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The number of trains skipping the City Loop has soared this year, new figures show, as Metro resorts to bypassing Melbourne's underground stations at near record levels to avoid running late.
Passengers on the Altona Loop in Melbourne's west have also been inconvenienced by the time-saving technique, in which loop stations are skipped so that delayed trains can get back on schedule.
Loop bypassing forces passengers to switch trains to reach their destination, creating disruption and overcrowding at busy inner-city stations such as Flinders Street and Richmond.
Figures for the first three months of 2015 reveal loop-skipping by Metro has more than doubled in the past year and is at its equal-highest level since records started being kept in early 2013.
In all, 1247 services bypassed Melbourne's two rail loops between January and March this year, compared with 588 in January-March 2014, data released by Public Transport Victoria shows.
Source: Track Record 62, Public Transport Victoria
The figures for the City Loop amount to 1.7 per cent of services, or about 14 trains a day, and represent Metro's worst quarterly performance for loop bypasses in two years. About 1.3 per cent of Altona Loop services were bypassed as well.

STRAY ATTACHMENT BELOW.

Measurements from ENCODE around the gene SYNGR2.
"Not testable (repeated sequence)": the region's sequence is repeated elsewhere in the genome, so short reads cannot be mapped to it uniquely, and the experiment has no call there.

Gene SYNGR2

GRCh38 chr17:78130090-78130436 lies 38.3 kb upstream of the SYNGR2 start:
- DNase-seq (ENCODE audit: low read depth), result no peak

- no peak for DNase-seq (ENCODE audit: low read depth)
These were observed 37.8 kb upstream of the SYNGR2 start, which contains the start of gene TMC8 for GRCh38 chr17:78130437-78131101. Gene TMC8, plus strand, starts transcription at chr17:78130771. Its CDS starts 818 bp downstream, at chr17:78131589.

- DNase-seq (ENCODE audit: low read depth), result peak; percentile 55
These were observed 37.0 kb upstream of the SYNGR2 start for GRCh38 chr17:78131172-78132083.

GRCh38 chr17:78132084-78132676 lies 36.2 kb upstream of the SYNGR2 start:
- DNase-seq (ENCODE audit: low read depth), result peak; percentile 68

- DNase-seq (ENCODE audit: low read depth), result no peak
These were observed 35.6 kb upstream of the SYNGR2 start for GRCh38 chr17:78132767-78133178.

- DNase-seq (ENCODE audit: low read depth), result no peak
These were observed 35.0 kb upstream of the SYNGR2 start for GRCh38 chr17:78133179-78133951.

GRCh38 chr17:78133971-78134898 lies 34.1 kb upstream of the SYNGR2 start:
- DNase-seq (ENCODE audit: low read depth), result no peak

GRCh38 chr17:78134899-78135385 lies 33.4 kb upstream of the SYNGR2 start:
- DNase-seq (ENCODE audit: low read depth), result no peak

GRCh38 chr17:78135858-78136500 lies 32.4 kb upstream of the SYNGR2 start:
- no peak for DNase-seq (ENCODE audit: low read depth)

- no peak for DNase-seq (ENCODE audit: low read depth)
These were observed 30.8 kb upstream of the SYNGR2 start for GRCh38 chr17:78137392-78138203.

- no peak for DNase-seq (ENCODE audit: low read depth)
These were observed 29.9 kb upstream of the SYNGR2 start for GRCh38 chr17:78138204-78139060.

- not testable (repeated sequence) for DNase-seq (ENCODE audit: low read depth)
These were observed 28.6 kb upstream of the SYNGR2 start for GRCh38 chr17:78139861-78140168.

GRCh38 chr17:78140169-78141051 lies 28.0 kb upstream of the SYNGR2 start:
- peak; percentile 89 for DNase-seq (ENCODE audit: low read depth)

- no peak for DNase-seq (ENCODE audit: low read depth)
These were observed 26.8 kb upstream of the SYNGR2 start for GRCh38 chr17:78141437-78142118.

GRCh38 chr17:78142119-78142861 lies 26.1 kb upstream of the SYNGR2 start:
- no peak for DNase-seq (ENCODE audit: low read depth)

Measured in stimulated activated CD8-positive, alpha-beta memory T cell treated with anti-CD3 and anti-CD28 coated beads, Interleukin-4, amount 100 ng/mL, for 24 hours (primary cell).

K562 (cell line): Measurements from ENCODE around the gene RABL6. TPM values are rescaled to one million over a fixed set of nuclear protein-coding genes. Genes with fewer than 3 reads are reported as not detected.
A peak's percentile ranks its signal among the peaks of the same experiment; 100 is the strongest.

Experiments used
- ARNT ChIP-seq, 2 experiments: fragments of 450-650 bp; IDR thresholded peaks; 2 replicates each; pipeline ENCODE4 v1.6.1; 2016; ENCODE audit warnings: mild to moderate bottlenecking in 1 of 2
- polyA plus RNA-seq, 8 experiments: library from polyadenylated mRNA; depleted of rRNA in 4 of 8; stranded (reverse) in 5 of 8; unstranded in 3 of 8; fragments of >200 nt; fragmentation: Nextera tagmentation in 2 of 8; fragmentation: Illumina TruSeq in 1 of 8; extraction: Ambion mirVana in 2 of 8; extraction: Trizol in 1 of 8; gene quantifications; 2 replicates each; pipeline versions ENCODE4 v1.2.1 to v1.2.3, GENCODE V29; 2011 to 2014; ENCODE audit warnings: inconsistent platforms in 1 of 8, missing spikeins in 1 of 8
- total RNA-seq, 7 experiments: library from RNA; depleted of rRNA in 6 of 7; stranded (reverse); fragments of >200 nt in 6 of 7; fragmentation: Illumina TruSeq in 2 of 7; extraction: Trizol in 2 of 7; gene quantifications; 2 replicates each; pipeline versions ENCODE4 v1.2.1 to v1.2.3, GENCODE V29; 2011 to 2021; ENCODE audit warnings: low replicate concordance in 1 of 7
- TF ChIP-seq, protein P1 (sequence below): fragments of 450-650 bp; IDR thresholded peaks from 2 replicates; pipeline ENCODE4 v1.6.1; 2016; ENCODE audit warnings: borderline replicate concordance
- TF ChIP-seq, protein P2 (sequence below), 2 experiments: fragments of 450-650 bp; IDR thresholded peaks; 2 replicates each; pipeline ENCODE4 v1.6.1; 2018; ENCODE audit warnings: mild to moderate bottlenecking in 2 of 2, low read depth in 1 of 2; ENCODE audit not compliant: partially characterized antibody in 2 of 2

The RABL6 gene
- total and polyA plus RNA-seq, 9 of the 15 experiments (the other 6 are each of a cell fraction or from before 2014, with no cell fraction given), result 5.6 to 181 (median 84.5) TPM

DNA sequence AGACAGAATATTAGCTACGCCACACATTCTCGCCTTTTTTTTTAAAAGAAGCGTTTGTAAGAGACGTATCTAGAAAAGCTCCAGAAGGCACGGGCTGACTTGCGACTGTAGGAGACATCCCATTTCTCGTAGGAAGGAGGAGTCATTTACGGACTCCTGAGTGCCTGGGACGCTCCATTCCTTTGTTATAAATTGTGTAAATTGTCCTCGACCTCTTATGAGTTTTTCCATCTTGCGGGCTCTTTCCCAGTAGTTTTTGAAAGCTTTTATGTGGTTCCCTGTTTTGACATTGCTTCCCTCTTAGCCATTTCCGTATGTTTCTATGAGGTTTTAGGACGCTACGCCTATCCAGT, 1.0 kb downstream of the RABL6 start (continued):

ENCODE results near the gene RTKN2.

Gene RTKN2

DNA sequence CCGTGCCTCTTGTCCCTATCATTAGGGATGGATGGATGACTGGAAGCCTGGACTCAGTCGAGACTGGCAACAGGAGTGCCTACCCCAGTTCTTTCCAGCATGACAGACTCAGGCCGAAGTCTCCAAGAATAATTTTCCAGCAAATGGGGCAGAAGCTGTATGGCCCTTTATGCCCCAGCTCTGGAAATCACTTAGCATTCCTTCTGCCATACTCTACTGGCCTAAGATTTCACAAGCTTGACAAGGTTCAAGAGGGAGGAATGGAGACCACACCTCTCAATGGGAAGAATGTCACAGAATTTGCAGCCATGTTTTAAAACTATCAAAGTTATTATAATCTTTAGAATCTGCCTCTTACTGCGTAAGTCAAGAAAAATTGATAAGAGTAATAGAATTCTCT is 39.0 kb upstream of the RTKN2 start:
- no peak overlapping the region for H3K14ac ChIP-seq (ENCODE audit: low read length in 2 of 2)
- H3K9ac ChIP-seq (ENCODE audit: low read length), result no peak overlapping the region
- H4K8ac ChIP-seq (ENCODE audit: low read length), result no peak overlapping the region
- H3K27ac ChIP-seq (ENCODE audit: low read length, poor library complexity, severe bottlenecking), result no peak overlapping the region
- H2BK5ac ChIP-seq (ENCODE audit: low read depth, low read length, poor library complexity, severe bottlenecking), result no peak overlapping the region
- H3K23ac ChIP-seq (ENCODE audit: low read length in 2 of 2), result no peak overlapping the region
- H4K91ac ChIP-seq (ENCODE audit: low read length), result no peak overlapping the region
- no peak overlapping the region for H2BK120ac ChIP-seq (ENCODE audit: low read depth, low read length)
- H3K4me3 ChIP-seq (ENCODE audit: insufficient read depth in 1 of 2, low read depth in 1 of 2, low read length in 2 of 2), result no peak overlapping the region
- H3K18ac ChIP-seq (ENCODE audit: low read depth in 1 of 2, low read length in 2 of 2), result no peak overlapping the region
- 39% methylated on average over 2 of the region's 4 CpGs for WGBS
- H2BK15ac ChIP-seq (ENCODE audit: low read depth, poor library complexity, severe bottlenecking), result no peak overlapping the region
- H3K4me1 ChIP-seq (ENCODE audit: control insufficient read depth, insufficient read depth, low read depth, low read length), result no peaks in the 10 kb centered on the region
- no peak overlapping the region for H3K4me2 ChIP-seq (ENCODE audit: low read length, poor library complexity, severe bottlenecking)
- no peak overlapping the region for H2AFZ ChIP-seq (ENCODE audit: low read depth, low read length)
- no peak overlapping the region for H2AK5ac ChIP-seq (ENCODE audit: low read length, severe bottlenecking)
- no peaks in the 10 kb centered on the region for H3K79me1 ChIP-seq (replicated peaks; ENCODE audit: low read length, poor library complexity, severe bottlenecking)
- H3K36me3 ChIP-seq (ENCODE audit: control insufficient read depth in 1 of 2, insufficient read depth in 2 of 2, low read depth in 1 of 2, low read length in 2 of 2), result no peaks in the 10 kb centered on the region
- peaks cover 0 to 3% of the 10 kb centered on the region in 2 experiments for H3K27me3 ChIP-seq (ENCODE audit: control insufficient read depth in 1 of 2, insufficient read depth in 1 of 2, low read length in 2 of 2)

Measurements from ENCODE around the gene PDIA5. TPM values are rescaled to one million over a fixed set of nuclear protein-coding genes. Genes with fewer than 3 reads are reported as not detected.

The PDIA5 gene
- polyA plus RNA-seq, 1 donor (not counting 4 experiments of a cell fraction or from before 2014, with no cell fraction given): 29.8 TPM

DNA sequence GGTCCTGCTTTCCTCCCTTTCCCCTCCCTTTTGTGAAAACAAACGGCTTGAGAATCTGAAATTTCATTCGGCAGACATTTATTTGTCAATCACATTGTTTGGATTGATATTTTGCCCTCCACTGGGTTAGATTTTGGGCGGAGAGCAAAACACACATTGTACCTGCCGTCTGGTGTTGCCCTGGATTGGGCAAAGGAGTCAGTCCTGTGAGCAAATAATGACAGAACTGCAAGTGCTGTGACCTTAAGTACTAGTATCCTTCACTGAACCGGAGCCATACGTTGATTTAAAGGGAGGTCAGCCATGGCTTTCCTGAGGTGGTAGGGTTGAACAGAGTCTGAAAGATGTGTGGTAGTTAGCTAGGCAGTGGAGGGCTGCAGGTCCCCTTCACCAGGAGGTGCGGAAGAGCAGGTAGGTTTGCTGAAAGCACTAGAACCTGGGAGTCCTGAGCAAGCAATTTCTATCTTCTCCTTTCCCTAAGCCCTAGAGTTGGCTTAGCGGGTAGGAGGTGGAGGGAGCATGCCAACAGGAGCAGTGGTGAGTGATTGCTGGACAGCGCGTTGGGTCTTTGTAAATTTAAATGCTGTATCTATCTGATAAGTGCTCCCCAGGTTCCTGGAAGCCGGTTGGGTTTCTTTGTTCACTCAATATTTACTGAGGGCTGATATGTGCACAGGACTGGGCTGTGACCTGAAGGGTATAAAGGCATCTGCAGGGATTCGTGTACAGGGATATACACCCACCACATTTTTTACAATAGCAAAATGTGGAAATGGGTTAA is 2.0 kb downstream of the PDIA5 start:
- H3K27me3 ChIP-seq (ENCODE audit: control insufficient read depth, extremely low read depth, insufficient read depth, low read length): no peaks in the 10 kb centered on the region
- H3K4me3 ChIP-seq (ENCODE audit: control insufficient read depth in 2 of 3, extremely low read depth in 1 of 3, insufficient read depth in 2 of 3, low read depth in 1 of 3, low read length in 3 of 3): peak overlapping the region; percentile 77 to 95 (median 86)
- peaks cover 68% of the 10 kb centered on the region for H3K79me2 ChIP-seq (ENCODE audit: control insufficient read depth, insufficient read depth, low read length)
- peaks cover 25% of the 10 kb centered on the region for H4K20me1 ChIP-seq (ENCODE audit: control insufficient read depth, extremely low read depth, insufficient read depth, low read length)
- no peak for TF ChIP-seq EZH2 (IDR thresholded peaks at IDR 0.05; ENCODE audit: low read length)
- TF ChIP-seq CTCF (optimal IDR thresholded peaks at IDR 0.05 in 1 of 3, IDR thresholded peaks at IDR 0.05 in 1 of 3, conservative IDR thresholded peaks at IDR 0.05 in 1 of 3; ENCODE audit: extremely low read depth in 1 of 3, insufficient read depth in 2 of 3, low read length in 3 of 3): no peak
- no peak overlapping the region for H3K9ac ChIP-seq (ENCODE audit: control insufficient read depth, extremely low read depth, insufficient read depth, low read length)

The 1247 bypasses included 1144 trains that skipped the City Loop and 103 that skipped the Altona Loop.
Jennifer Williams, a regular Altona loop commuter, said Metro bypassed the three stations on the Altona Loop as soon as there was "a sniff of a delay" on the adjoining and much busier Werribee line.
"Part of the problem is we never know when it's going to happen," Ms Williams said. "You go to the station and you can wait 20 minutes for a train, or it might be 40 minutes."
The sharp jump in loop bypasses also corresponds with a significant drop-off by Metro in station skipping, in response to a backlash by commuters and pressure from the state government.
Station skipping has infuriated commuters, who have been stranded on station platforms while Metro scrambles to get the trains back on time.
The operator has come under heavy political pressure to rein in the practice. Public Transport Victoria began publishing monthly figures for station skipping earlier this year.
Those figures show station skipping happened just 270 times from January to March, well down from last year when it occurred as often as 300 times a month.
But the sharp jump in loop-skipping this year has effectively cancelled out most of that improvement, with Metro simply using a different form of station-skipping to keep its trains on time.
Metro spokeswoman Pauline O'Connor said the company generally bypassed the City Loop because of congestion that caused trains to back up in the tunnels.
"Therefore, to avoid creating further congestion and knock-on delays, a service may bypass the Loop," Ms O'Connor said. "We try to do this as little as possible and only to assist with late-running services and avoid further delays."
The high number of bypasses in the first three months of this year were caused by a range of factors, she said.
This article first appeared on www.theage.com.au
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